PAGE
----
The paths defined by the opposing tracks affect the stretching of the film in the MD, TD, and ND directions. The stretching (or drawing) transformation can be described as a set of draw ratios: the machine direction draw ratio (MDDR), the transverse direction draw ratio (TDDR), and the normal direction draw ratio (NDDR). When determined with respect to the film, the particular draw ratio is generally defined as the ratio of the current size (for example, length, width, or thickness) of the film in a desired direction (for example, TD, MD, or ND) and the initial size (for example, length, width, or thickness) of the film in that same direction. At any given point in the stretching process, TDDR corresponds to a ratio of the current separation distance of the boundary trajectories, L, and the initial separation distance of the boundary trajectories, L0, at the start of the stretch. In other words, TDDR=L/L0=λ. Some useful values of TDDR include about 1.5 to about 7 or more. Exemplary useful values of TDDR include about 2, 4, 5 and 6. Other exemplary useful values of TDDR lie in the ranges of about 4 to about 20, about 4 to about 12, about 4 to about 20, about 4 to about 8 and about 12 to about 20.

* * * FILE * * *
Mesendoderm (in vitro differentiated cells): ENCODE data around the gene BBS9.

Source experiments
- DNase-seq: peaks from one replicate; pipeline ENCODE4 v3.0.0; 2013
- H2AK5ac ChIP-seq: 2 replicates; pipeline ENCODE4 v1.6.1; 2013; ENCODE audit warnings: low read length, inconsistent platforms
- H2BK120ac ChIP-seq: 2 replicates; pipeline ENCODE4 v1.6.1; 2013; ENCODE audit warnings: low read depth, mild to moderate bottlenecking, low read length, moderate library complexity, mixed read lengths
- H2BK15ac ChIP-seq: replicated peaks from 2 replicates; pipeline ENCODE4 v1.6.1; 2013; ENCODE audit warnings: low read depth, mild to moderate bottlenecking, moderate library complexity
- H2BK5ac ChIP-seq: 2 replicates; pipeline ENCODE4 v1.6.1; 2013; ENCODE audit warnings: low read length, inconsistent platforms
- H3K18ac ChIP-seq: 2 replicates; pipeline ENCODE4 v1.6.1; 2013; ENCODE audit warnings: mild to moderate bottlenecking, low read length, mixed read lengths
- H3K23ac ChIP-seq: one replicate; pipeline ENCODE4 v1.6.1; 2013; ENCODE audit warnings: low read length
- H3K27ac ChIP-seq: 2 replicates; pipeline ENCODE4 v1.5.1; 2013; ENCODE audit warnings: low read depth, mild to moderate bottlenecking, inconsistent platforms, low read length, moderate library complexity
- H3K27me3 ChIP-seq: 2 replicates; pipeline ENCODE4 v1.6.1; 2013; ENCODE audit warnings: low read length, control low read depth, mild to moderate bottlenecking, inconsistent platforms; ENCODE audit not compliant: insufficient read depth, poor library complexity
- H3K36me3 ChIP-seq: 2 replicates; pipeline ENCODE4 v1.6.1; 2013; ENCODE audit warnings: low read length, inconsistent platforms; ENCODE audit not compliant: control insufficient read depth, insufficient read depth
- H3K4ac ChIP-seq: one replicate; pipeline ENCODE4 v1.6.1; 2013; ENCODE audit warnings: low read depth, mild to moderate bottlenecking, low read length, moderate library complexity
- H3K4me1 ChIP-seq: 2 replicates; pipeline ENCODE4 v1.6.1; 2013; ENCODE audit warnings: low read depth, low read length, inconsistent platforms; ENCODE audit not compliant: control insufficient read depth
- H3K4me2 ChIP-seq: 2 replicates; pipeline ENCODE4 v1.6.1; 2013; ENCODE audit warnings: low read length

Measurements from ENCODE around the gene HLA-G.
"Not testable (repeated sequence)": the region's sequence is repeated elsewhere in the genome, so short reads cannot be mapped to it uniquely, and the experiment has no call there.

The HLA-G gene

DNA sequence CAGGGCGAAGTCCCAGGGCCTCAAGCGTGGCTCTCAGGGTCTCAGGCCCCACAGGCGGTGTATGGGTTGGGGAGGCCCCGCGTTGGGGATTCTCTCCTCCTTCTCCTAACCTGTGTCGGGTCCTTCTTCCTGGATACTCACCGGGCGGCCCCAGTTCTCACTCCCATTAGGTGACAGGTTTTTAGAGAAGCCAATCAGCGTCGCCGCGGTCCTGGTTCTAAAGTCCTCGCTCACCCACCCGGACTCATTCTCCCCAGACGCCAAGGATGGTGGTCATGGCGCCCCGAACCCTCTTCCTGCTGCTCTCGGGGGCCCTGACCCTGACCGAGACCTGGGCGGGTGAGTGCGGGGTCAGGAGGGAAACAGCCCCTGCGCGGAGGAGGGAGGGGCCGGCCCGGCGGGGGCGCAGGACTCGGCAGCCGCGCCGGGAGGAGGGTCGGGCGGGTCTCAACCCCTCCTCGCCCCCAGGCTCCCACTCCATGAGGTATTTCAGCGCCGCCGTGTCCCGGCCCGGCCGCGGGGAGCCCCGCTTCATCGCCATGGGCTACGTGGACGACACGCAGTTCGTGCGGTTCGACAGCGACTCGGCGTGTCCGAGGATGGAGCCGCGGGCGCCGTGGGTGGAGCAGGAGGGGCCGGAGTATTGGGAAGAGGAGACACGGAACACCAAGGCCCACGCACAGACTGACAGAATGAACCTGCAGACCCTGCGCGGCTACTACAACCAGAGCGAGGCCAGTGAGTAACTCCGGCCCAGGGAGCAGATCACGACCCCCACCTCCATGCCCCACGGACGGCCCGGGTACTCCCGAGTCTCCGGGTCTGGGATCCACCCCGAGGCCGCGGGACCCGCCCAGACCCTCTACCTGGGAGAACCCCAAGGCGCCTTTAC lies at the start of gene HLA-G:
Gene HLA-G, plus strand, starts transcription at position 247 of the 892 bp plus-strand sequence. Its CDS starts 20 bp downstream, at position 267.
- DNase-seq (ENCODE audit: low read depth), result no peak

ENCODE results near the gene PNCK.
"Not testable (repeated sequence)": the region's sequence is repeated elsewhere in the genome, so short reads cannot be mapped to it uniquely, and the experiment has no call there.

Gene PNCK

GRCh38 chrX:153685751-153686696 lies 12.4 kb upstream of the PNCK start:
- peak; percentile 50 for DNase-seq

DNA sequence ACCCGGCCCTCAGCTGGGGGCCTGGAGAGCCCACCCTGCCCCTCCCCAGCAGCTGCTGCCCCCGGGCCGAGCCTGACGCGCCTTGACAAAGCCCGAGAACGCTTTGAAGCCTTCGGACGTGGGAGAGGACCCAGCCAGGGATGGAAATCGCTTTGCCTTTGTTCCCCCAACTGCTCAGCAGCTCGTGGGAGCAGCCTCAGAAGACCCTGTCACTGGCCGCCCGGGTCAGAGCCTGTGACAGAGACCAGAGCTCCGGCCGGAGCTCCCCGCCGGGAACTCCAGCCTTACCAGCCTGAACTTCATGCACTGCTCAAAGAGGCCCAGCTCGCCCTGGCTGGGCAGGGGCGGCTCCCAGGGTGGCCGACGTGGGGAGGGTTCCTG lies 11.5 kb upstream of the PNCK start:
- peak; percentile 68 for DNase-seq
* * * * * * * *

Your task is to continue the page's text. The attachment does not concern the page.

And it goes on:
As explained in U.S. Application Publication Nos. 2002/0190406, 2002/0180107, 2004/0099992 and 2004/0099993, substantially uniaxial drawing conditions, with an increase in dimension in the transverse direction, result in TDDR, MDDR, and NDDR approaching λ, (λ)−1/2, and (λ)−1/2, respectively, assuming constant density of the material. A perfectly uniaxially oriented film is one in which MDDR=(NDDR)−1/2=(TDDR)−1/2 throughout the draw.
A useful measure of the extent of uniaxial character, U, can be defined as:
For a perfect uniaxial draw, U is one throughout the draw. When U is less than one, the drawing condition is considered “subuniaxial”. When U is greater than one, the drawing condition is considered “super-uniaxial”. States of U greater than unity represent various levels of over-relaxing. These over-relaxed states produce MD compression from the boundary edge. U can be corrected for changes in density to give Uf according to the following formula:
In some exemplary embodiments, the film is drawn in plane (i.e., the boundary trajectories and tracks are coplanar) such as shown in
Uniaxial draw may be maintained along the entire history of the draw as long as the speed of the central point reduces at every point along the central trace from its initial speed by a factor of exactly the square root of the reciprocal of the instantaneous TDDR measured between the corresponding opposing points on the opposing boundary trajectories.